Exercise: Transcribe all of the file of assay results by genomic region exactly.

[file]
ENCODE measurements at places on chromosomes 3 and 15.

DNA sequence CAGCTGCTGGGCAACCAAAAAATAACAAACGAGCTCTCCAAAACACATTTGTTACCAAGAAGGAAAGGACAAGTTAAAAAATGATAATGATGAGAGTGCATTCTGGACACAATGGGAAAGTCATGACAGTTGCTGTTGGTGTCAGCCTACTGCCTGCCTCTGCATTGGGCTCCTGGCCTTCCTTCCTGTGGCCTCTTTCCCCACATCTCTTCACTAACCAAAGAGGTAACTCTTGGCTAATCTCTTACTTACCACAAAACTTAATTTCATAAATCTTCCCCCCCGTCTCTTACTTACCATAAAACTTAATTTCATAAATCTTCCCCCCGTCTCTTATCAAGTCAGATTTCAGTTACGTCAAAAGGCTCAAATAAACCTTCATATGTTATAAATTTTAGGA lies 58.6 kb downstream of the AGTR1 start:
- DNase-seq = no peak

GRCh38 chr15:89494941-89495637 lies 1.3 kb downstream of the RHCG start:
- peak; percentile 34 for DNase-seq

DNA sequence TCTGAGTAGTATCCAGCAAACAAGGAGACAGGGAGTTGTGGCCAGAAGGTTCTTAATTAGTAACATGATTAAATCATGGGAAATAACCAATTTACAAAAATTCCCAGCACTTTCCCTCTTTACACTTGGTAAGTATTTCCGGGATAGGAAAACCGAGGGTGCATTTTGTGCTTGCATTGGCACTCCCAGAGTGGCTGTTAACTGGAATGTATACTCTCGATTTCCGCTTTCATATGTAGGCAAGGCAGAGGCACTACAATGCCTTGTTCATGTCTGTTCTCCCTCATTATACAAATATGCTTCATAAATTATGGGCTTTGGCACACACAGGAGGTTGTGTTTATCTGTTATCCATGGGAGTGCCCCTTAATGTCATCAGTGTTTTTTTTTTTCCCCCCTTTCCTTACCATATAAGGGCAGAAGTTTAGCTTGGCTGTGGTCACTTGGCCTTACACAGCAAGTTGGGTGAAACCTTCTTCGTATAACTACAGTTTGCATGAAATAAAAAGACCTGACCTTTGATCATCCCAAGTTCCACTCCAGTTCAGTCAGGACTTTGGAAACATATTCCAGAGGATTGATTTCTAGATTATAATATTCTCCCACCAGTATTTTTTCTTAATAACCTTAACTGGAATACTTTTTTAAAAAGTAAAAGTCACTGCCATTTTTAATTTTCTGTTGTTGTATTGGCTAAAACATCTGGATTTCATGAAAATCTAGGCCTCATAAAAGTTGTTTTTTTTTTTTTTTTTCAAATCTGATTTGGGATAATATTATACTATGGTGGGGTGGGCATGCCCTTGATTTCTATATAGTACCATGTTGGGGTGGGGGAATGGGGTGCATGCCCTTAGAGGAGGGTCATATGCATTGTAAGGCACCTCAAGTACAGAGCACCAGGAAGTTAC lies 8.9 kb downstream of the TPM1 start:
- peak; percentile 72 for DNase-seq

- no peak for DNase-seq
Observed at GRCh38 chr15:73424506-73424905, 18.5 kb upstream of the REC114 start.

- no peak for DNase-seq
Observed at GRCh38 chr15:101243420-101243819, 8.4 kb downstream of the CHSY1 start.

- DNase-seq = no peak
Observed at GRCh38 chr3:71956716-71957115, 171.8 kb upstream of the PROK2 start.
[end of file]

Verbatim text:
ENCODE measurements at places on chromosomes 3 and 15.

DNA sequence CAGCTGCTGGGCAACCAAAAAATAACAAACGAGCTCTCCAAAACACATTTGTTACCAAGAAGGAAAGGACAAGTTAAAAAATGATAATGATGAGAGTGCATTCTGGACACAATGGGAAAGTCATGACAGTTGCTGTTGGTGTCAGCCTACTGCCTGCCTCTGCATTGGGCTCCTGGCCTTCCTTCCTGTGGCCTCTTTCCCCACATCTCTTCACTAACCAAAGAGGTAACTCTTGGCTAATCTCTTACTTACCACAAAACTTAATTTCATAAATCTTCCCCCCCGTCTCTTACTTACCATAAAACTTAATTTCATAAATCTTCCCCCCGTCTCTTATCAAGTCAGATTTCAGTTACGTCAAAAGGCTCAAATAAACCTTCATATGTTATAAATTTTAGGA lies 58.6 kb downstream of the AGTR1 start:
- DNase-seq = no peak

GRCh38 chr15:89494941-89495637 lies 1.3 kb downstream of the RHCG start:
- peak; percentile 34 for DNase-seq

DNA sequence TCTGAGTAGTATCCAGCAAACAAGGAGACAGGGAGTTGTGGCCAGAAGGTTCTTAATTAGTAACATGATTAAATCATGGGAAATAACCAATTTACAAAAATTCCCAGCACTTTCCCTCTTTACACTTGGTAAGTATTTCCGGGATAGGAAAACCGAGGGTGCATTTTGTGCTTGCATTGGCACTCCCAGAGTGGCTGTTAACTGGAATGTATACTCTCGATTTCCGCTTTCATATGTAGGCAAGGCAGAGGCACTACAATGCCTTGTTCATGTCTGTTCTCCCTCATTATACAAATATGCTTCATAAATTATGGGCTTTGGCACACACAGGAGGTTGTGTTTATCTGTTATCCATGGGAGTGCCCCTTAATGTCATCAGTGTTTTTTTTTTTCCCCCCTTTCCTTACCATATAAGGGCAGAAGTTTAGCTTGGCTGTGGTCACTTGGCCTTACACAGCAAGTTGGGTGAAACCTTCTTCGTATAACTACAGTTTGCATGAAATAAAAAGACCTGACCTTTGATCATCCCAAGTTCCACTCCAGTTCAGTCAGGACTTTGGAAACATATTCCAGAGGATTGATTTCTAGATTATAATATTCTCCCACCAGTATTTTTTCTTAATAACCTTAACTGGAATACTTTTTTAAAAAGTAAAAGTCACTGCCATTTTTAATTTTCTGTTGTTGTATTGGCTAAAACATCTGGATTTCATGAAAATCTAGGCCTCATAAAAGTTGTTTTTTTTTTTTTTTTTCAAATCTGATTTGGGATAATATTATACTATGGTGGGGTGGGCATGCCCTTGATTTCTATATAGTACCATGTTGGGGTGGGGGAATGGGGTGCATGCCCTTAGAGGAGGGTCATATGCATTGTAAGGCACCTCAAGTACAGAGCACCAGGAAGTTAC lies 8.9 kb downstream of the TPM1 start:
- peak; percentile 72 for DNase-seq

- no peak for DNase-seq
Observed at GRCh38 chr15:73424506-73424905, 18.5 kb upstream of the REC114 start.

- no peak for DNase-seq
Observed at GRCh38 chr15:101243420-101243819, 8.4 kb downstream of the CHSY1 start.

- DNase-seq = no peak
Observed at GRCh38 chr3:71956716-71957115, 171.8 kb upstream of the PROK2 start.